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Table of Contents
ORIGINAL ARTICLE
Year : 2015  |  Volume : 31  |  Issue : 2  |  Page : 230-233

Efficacy of contrasting background on a drug label: A prospective, randomized study


1 Department of Anaesthesia and Critical Care, Jai Prakash Narayan Apex Trauma Center, All India Institute of Medical Sciences, New Delhi, India
2 Department of Orthopedics, Jai Prakash Narayan Apex Trauma Center, All India Institute of Medical Sciences, New Delhi, India
3 Department of Surgery, Jai Prakash Narayan Apex Trauma Center, All India Institute of Medical Sciences, New Delhi, India

Date of Web Publication16-Apr-2015

Correspondence Address:
Babita Gupta
Department of Anesthesia and Critical Care, Jai Prakash Narayan Apex Trauma Center, All India Institute of Medical Sciences, New Delhi
India
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Source of Support: None, Conflict of Interest: None


DOI: 10.4103/0970-9185.155154

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  Abstract 

Background and Aims: Medication error can occur due to fault at any level starting from manufacturing until the administration to the patient. It can be difficult to read the drug name and other information from an ampoule, if there is poor contrast between the font color and background of the ampoule. Primary aim of this study was to evaluate the efficacy of the contrast color on the ampoule's label.
Material and Methods: The study was conducted in a randomized blinded manner at a tertiary level trauma center. One hundred and eight resident doctors participated in the study. All the participants were divided into two groups after randomization. Group A was given the original drug ampoule while the modified ampoule with contrast was given to Group B. Total time in reading the ampoule and difficulty in reading (DR) scoring were noted for each participant. Another scoring regarding correct reading of ampoule was also noted and compared.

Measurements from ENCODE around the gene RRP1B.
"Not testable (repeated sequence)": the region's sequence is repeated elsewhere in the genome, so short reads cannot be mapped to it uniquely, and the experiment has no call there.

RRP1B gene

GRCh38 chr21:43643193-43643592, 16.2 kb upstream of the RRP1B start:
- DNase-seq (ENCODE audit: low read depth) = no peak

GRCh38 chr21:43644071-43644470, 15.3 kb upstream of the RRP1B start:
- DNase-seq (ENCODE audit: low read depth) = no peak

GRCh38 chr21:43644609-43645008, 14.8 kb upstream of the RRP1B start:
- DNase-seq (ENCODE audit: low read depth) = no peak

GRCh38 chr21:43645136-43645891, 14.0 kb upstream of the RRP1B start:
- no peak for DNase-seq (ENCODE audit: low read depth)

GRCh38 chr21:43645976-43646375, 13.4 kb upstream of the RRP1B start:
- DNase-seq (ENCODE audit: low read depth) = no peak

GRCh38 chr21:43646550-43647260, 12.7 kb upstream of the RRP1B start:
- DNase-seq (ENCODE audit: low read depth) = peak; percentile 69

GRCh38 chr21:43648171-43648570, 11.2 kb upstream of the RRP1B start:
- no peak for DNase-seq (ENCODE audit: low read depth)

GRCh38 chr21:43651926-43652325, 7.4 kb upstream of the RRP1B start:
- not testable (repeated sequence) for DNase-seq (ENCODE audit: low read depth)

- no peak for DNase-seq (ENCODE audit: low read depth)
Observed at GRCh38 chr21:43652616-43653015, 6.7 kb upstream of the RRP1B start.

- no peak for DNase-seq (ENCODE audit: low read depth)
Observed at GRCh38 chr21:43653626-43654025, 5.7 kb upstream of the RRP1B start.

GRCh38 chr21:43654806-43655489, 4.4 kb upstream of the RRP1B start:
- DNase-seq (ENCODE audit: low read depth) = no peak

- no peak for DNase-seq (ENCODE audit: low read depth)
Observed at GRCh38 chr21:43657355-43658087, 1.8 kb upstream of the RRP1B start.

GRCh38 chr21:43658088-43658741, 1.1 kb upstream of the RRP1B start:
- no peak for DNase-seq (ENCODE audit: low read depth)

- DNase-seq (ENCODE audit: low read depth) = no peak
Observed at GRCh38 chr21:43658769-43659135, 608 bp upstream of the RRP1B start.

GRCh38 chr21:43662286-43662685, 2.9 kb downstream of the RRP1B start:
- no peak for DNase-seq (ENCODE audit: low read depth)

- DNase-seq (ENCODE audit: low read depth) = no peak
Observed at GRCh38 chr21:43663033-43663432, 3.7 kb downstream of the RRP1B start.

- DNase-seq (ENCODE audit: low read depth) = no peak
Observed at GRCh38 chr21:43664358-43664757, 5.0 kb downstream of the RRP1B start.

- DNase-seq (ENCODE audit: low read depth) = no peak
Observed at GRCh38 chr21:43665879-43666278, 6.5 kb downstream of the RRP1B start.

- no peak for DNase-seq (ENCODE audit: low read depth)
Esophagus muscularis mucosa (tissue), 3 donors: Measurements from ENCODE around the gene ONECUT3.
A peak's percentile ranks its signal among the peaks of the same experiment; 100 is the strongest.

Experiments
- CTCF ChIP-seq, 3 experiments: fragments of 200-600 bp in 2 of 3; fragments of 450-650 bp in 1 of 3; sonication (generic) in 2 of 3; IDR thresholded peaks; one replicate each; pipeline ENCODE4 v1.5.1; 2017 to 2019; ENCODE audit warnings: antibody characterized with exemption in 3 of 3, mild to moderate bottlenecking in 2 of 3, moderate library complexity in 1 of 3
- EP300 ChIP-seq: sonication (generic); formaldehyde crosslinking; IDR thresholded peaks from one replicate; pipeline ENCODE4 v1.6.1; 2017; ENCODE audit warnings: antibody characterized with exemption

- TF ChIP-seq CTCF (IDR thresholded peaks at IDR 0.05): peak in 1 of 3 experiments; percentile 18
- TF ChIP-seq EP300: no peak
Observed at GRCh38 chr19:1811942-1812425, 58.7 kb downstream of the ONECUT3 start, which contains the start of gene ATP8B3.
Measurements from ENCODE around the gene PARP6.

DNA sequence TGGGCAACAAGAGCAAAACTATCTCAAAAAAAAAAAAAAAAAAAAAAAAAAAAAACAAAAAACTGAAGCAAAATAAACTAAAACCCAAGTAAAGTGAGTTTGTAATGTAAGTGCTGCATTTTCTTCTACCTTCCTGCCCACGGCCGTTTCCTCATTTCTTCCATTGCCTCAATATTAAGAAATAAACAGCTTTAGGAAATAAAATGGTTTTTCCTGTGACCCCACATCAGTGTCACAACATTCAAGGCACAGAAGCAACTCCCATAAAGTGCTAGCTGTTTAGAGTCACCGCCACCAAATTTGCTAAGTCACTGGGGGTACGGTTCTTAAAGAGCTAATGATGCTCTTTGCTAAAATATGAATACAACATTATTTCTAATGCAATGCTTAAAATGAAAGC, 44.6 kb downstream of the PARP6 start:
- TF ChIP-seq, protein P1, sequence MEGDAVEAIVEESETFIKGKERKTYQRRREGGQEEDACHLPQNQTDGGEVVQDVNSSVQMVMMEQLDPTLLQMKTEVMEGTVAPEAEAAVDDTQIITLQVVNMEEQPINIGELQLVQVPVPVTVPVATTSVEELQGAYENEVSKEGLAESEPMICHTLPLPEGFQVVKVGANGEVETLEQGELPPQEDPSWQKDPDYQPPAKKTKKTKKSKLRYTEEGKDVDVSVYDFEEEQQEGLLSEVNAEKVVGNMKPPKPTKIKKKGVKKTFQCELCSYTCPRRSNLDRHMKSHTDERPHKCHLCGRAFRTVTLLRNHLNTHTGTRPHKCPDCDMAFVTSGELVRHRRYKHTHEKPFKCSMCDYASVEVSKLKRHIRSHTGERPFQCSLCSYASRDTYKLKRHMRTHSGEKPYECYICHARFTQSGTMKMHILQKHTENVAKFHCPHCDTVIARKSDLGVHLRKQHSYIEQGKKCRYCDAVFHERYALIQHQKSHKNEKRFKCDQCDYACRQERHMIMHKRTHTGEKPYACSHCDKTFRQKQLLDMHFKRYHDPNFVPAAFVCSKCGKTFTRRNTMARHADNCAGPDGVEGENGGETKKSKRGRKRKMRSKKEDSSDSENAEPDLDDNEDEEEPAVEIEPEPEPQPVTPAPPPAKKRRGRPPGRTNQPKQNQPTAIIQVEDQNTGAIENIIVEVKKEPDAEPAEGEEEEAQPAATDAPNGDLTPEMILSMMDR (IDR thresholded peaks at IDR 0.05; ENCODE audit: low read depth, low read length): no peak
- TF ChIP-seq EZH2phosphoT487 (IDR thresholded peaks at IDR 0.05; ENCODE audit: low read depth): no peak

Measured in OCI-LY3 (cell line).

Statistical Analysis: Student's t-test and Mann-Whitney test were used accordingly and P < 0.05 was considered as significant.
Results: It was found that mean time taken in reading the original ampoule was more compared to modified ampoule (11.64 ± 1.48 vs. 9.48 ± 1.62 seconds P < 0.05). DR score was also higher in Group A (P < 0.05) and correct reading score was more in Group B (P < 0.05).
Conclusion: The labels on drug ampoules or vials should always have a contrasting background. This may reduce medication error and improve patient safety.

Keywords: Ampoule, contrasting background, drug error, label


How to cite this article:
Gupta B, Gupta SK, Suri S, Farooque K, Yadav N, Misra M. Efficacy of contrasting background on a drug label: A prospective, randomized study. J Anaesthesiol Clin Pharmacol 2015;31:230-3

How to cite this URL:
Gupta B, Gupta SK, Suri S, Farooque K, Yadav N, Misra M. Efficacy of contrasting background on a drug label: A prospective, randomized study. J Anaesthesiol Clin Pharmacol [serial online] 2015 [cited 2019 Nov 14];31:230-3. Available from: http://www.joacp.org/text.asp?2015/31/2/230/155154


  Introduction Top